The New York Giants Have a Plan...Allegedly

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    Bill Kostroun/Associated Press

    As Michael Eisen reported for the team's website, Giants president John Mara insists that despite letting go of big-name players like edge-rusher Olivier Vernon, wide receiver Odell Beckham and safety Landon Collins, the Giants believe they can contend in 2019.

    "Of course we would (like to make the playoffs)," Mara said. "We are never going to come into the season and say we don't want to be a playoff team. The direction from ownership to Dave and Pat is build the team."

    The thing is, given the flailing around the Giants have done this offseason, the team isn't really in full rebuild or a contender. They're stuck in limbo.

    OK, so the Giants didn't want to tag Collins at over $11 million for 2019. But even if you view Collins as a limited player in coverage, it's hard to argue that veteran Antoine Bethea isn't a sizable downgrade.

    Kevin Zeitler is a very good guard, and the Giants badly need help on the offensive line. But trading Vernon leaves the G-Men precariously thin in the pass-rush.

    Yes, the Giants now have an extra first-round pick in this year's draft and a starter on the back end in Jabrill Peppers. All that cost was arguably the best wide receiver in the NFL—and it's hard to buy the move as a money-saver when the Giants turned around and gave Golden Tate almost $10 million a season as Beckham's replacement.

    The whole offseason has been one step forward, two steps back. New York appears a team without direction—headed nowhere fast.

2019 Could Be the End of the Line for Bobby Wagner in Seattle

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    Rick Osentoski/Associated Press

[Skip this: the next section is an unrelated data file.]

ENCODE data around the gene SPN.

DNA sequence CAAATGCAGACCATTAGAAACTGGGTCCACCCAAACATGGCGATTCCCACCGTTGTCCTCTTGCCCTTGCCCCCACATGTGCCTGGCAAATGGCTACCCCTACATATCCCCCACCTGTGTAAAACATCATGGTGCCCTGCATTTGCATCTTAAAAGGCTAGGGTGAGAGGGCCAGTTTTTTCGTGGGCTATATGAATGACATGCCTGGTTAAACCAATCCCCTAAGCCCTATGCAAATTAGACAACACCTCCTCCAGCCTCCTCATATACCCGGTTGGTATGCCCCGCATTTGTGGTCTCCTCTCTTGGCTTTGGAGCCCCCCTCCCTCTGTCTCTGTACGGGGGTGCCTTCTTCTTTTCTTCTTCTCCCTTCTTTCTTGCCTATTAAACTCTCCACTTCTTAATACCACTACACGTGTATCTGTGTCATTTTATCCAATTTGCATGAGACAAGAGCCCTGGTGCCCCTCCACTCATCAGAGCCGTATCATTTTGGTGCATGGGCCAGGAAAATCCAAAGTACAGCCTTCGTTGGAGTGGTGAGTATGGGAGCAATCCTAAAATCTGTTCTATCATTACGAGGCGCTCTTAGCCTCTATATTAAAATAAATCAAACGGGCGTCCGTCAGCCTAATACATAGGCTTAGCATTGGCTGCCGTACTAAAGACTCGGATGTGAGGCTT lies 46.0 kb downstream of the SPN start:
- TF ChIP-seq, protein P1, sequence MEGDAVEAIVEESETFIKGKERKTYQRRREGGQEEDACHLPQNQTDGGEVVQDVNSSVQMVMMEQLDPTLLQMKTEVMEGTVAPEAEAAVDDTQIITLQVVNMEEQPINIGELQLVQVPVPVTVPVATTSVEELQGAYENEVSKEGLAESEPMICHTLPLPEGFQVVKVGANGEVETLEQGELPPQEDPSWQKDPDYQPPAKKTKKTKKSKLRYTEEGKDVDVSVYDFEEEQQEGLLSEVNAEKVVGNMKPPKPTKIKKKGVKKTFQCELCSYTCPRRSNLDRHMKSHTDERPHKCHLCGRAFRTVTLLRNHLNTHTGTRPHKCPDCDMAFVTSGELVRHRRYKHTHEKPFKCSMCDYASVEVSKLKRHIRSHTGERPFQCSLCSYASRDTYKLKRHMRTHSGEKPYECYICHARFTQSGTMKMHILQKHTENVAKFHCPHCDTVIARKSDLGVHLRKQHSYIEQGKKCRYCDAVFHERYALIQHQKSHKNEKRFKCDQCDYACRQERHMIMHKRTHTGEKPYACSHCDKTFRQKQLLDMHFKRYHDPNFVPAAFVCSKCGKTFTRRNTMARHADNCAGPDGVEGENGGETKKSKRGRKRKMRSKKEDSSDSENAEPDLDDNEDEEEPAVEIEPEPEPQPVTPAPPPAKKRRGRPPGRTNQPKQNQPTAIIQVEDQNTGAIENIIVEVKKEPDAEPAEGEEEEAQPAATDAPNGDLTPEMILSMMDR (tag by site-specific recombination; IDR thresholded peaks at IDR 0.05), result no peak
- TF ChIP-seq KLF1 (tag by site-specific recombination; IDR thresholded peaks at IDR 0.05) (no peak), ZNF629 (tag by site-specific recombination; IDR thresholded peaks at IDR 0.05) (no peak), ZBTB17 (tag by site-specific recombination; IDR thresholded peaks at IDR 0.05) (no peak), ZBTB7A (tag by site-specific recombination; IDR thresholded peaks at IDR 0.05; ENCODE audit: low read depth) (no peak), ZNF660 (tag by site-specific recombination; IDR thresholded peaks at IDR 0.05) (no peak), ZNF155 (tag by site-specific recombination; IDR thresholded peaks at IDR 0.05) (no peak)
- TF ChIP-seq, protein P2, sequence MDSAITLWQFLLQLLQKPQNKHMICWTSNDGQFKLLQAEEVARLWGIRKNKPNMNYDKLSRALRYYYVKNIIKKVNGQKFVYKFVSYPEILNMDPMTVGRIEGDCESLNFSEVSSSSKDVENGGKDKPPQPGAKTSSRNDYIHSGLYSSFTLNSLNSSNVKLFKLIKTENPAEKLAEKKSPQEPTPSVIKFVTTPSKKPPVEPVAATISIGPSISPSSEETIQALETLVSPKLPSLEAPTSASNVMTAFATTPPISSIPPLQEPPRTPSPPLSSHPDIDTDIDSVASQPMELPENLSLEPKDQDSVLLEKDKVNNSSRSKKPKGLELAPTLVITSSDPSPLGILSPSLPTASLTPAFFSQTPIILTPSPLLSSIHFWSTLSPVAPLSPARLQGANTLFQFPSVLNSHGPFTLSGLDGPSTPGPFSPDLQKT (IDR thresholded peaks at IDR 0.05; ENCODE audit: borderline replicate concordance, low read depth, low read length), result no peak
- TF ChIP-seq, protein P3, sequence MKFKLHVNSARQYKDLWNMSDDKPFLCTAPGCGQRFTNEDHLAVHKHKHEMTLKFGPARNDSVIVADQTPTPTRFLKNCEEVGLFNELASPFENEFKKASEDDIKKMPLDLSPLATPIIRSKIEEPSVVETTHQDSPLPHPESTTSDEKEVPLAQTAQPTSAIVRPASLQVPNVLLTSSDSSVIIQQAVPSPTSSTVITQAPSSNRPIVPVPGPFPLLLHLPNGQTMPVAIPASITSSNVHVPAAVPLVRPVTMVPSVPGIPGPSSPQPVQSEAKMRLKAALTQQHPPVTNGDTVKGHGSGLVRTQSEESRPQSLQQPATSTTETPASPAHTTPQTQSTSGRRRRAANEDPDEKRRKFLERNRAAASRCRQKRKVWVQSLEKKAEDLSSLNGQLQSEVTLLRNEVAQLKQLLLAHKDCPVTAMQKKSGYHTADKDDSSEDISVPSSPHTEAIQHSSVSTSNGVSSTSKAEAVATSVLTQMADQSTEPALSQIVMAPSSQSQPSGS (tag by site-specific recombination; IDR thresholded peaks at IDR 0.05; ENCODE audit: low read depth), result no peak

Over his seven seasons in the NFL, Bobby Wagner has been both a linchpin for the Seattle Seahawks defense and one of the best inside linebackers in the NFL. The 28-year-old has never failed to top 100 total tackles in a season and has been named to the Pro Bowl after each of the last five seasons.

    And yet, just as with players like cornerback Richard Sherman and safety Earl Thomas, another key member of the "Legion of Boom" defense that took the Seahawks to back-to-back Super Bowls could have one foot out the door.

    Back in January, Wagner told Aaron Fentress of NBC Sports Northwest that he was hopeful he'd get to finish his career in Seattle.

    "I want to be here," Wagner said. "This is where I want to be for my career. This is an amazing city, amazing fans, an amazing organization and so I would love to be here. We'll make sure business takes care of itself."

    However, that may not be practical—for a couple of reasons.

    First, Wagner isn't the only prominent player for the Seahawks who is set to hit the open market in 2020. Edge-rusher Frank Clark will be a free agent next year after receiving the franchise tag in 2019. Quarterback Russell Wilson is also entering the final year of his contract.

    I hear he's important.

    There's also the matter of the massive deals handed to off-ball linebackers this year. Kwon Alexander received $13.5 million a season from the San Francisco 49ers. C.J. Mosley got a five-year, $85 million pact from the New York Jets.

    Wagner's a better player than both—so good, in fact, that the Seahawks might not be able to afford him.

A $20 Million Edge-Rusher Is Coming

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    Elaine Thompson/Associated Press

    Technically, a $20 million edge-rusher is already here. Per Spotrac, the franchise tag that Demarcus Lawrence of the Dallas Cowboys is playing under for a second consecutive season will pay the 26-year-old $20.5 million in 2019.

    But that's just for one year. Soon enough, a long-term deal is coming for a pass-rusher that will also pay in excess of $20 million annually.

    Maybe that deal will come for Lawrence, who is just now entering the prime of his career and has 25 sacks over his last two NFL seasons.

    Maybe it will be Seattle's Frank Clark. Like Lawrence, Clark will play under the franchise tag in 2018 after amassing a career-high 13 sacks last season. Clark has piled up 32 sacks over the last three years, and at 25, he's even younger than Lawrence.